• Whether there is a disproportionate impact on vulnerable patient populations (e.g., children, pregnant women, elderly, cancer patients, chronically ill patients, at-home/unmonitored patients)
  • Potential for preventing, identifying, monitoring or mitigating the risk
  • Availability, risks, and benefits of alternative therapies
  • Potential for patients to not receive treatments they should even in light of the new information
  • Implications for similar or related devices (e.g., multiple models from multiple manufacturers)
  • Anticipated time for completion of FDA’s assessment of the available information and development of recommendations
  • Accuracy and availability of information already in the public domain

The guidance advises FDA staff to consider strongly public communication about an emerging signal when all of the following statements apply:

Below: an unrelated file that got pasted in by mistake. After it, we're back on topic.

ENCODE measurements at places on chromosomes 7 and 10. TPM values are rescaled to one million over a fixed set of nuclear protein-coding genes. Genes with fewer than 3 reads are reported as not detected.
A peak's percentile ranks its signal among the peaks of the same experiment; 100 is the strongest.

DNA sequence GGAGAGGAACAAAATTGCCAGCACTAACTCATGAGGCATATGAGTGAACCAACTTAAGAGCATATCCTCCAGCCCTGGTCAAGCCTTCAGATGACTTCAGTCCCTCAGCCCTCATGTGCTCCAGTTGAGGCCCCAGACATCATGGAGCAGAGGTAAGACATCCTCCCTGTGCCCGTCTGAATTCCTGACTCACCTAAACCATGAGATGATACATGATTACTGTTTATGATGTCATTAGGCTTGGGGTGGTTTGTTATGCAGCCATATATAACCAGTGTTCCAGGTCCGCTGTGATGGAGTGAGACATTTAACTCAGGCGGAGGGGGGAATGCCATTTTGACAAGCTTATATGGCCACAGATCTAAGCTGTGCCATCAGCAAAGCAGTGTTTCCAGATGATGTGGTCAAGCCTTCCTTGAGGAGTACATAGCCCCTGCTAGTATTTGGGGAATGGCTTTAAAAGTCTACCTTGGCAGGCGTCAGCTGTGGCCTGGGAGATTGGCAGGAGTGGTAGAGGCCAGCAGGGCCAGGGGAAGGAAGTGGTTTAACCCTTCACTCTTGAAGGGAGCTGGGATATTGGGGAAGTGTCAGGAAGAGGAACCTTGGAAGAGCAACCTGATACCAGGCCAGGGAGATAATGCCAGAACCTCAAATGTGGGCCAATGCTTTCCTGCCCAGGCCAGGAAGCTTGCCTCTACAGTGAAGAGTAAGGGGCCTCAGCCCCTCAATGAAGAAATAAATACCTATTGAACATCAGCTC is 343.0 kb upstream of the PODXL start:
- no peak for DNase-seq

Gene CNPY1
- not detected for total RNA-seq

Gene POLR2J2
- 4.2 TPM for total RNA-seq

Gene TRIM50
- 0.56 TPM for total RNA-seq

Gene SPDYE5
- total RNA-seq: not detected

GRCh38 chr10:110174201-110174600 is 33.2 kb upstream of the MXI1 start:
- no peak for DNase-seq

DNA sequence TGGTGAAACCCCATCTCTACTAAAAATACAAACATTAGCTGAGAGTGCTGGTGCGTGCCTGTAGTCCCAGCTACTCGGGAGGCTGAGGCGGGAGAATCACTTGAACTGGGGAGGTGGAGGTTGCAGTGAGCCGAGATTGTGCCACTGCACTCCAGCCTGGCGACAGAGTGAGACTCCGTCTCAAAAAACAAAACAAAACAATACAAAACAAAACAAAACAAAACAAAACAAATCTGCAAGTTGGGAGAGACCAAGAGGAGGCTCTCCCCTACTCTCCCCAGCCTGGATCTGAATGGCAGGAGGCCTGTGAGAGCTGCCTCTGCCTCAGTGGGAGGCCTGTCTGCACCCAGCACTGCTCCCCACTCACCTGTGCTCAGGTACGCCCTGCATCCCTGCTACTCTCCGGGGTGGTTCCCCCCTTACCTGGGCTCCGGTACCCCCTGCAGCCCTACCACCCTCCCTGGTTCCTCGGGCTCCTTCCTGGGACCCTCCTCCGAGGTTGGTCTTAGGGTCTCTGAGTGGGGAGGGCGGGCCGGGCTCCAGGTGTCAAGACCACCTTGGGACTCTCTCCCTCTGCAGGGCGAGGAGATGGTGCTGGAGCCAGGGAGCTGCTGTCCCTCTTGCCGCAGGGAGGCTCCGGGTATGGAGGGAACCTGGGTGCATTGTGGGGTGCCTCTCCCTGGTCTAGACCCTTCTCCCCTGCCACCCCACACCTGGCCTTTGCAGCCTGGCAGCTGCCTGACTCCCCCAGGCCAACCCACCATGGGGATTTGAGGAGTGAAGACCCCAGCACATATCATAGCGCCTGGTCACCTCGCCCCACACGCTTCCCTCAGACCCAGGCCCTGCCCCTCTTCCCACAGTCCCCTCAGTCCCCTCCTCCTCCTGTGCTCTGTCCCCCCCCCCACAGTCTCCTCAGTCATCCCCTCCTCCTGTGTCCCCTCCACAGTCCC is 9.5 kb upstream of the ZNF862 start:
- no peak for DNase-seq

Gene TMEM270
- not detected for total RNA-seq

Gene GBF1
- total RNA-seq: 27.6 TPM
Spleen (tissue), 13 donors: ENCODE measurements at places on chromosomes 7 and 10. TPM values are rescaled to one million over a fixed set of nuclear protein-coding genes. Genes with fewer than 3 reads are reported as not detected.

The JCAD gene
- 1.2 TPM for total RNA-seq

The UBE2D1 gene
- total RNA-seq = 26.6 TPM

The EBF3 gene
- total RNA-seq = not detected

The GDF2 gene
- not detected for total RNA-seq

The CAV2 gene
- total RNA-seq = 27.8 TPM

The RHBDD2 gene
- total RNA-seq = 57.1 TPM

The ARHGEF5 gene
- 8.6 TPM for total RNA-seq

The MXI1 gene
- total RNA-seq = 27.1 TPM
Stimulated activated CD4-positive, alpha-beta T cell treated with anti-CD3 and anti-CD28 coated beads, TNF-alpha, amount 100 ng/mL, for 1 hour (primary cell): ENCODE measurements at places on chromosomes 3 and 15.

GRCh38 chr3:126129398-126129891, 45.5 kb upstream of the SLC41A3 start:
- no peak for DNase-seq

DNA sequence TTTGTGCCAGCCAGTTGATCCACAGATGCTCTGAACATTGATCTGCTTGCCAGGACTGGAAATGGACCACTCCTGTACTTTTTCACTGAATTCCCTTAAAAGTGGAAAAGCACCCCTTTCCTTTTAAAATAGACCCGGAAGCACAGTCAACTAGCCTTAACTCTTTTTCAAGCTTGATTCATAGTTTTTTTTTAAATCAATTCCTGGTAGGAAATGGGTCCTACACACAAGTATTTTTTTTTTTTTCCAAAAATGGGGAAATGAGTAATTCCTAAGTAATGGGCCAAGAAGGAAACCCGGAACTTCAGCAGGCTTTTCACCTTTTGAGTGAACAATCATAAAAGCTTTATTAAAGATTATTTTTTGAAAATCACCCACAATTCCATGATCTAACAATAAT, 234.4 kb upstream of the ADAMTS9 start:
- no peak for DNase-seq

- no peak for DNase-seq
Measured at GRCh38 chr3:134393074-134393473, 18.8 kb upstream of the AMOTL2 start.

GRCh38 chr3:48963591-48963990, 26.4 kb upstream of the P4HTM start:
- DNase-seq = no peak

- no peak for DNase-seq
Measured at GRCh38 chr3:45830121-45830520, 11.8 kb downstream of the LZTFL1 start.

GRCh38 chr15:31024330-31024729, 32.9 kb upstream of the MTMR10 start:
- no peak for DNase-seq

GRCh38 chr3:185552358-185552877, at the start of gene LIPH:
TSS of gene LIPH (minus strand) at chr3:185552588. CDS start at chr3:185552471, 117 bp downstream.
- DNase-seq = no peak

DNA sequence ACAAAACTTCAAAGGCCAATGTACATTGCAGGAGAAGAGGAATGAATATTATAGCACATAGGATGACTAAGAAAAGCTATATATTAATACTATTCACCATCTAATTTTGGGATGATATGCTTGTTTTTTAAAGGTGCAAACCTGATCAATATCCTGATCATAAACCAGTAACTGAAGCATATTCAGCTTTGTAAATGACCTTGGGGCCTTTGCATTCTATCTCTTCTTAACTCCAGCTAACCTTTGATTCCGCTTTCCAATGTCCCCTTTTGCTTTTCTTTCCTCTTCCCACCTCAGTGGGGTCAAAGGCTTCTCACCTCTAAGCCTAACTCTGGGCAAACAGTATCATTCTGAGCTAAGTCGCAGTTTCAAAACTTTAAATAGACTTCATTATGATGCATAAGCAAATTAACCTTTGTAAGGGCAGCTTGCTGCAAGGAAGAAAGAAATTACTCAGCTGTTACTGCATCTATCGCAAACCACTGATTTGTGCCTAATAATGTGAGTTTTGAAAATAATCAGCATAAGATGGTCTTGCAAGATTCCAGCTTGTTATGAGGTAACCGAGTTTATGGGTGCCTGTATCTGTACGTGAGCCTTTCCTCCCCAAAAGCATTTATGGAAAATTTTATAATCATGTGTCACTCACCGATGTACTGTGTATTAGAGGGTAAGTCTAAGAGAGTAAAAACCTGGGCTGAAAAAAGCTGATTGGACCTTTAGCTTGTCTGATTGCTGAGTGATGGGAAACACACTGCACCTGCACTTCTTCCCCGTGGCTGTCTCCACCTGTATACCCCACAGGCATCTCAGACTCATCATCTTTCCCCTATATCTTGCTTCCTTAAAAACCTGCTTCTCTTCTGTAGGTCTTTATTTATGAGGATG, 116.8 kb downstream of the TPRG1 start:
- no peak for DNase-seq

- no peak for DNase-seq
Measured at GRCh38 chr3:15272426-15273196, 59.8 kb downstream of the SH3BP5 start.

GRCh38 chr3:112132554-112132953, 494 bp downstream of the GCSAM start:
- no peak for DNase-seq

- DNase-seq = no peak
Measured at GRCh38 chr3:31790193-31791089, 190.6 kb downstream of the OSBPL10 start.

• the information supports a new causal association, or a new aspect of a known association (e.g., increased rate or severity of event or reduced benefit), between a medical device and one or more adverse events or clinical outcomes
  • the available evidence is of sufficient strength
  • the information could have important clinical implications for patient management decisions and/or could it significantly alter the known benefit-risk profile of the device

Although the guidance states early on that “[i]nformation that is unconfirmed, unreliable, or lacks sufficient strength of evidence is not an emerging signal,” device manufacturers may legitimately be concerned about what the FDA will consider “sufficient” strength of evidence to communicate new information about a device. The data needed to obtain approval or clearance for a device can be substantial. Hopefully, the FDA will not lightly disseminate negative new information based on anecdotes or other inadequate data. In this connection, it is worth noting that the draft version phrased the first statement above as “the information represents a new, potentially causal association…” and the second as “the available information is reliable and supported by sufficient strength of evidence” (emphasis added).


The guidance instructs FDA staff to conduct an initial assessment of the need to communicate about an emerging signal within 30 days of receiving the information.